UKIP: not such a surge?

Whether it’s a blip or not, UKIP’s surge in the opinion polls should be looked at in a wider context: the combined far-right vote.

In the last European election, UKIP and the BNP together got nearly 23%. The BNP’s subsequent collapse, with its voters mostly switching to UKIP, means that UKIP’s starting point in this election should itself be around that mark… perhaps a little less if there are some who still vote BNP, but on the other hand they’ll also pick up some of the former ‘English Democrats’ vote.

Seen in that light, there hasn’t really been a swing away from the mainstream parties so much as a massive swing between them — from the Conservatives and Liberal Democrats to Labour, whose support is almost double what it got in the last European elections.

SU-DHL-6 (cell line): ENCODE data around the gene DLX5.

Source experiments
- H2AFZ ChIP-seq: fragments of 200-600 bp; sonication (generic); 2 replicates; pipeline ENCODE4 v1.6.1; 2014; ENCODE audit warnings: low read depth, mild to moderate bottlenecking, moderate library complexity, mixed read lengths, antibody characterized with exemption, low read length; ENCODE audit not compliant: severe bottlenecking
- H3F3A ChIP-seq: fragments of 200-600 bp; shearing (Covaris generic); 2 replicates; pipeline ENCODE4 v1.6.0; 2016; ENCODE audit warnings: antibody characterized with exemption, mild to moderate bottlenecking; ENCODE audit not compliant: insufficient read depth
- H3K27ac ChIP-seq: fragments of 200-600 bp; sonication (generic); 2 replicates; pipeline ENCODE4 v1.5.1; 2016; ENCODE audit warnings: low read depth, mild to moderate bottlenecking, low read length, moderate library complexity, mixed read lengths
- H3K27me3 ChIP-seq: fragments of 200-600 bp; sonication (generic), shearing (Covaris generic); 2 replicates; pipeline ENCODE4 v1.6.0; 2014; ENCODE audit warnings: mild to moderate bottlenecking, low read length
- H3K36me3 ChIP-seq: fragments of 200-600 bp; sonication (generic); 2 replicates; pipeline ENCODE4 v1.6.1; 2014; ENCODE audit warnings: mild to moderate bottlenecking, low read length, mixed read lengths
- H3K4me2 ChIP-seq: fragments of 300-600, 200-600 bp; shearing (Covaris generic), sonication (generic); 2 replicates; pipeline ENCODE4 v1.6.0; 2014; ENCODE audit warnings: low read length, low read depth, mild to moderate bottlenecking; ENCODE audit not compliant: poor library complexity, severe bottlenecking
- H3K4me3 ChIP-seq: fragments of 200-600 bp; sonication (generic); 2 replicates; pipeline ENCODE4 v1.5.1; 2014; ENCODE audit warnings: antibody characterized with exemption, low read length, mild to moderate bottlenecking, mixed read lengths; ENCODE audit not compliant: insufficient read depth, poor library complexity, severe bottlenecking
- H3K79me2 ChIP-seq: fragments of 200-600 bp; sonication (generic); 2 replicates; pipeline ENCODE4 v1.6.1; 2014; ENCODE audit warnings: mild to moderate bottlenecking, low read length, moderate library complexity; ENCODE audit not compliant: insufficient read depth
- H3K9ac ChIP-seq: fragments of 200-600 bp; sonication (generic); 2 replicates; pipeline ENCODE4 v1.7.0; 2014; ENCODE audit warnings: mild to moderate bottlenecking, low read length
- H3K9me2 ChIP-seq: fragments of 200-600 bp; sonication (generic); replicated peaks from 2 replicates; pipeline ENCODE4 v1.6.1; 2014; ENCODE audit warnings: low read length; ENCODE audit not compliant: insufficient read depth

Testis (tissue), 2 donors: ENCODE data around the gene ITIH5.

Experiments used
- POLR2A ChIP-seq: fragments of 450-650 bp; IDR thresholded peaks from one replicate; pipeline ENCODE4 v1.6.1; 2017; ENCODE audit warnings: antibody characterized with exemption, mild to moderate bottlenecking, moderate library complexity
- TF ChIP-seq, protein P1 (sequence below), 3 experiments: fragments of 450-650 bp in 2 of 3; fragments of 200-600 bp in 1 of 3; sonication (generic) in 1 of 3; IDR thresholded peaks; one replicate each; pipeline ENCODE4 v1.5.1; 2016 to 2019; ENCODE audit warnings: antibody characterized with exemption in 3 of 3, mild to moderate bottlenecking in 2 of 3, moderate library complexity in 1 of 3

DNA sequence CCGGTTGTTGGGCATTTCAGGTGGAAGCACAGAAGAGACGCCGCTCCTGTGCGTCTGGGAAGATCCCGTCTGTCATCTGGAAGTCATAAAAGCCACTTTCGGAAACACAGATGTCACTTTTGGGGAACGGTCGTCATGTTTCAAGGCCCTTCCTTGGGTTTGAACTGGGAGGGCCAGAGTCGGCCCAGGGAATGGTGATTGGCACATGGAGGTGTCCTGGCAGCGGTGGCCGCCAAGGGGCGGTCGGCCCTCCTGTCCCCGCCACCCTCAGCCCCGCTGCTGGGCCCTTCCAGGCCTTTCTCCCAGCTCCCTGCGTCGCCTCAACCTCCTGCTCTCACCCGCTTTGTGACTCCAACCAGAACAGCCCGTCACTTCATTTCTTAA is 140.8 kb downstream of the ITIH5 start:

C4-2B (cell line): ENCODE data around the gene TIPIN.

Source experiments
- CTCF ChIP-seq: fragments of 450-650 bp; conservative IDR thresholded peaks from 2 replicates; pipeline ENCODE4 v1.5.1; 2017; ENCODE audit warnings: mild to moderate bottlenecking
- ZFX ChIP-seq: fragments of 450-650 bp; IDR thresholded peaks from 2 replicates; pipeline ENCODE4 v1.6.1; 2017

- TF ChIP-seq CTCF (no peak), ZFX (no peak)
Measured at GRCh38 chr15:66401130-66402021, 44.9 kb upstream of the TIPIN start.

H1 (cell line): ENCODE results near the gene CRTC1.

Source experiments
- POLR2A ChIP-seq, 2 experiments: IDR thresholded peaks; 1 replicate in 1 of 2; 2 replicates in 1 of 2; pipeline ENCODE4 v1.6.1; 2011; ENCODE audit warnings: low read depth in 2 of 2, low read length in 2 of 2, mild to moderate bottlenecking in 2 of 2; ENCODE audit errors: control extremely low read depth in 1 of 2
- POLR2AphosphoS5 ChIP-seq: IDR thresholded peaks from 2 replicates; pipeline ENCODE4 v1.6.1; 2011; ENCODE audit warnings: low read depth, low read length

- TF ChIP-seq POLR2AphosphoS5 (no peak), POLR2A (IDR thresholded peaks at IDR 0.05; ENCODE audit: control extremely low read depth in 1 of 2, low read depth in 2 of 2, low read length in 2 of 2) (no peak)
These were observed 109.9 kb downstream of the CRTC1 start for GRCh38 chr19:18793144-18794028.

Perhaps Labour’s calm attitude to Europe (“leaving the EU is high risk,  so let’s work inside to improve and reform”) has more appeal than some people think?

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One Comment

  1. Richard,
    On the surface numbers, this is plausible. But beneath the numbers, less so. UKIP are a much more p voteable outfit than the BNP, however disgusting I find them. And their support- and the causes of their support (see Goodwin and Ford’s recent ‘Revolt on the Right’) are both enduring and need addressing. Goodwin/Ford see UKIP as posing a far bigger threat to Labour in vote terms than any of the other parties.

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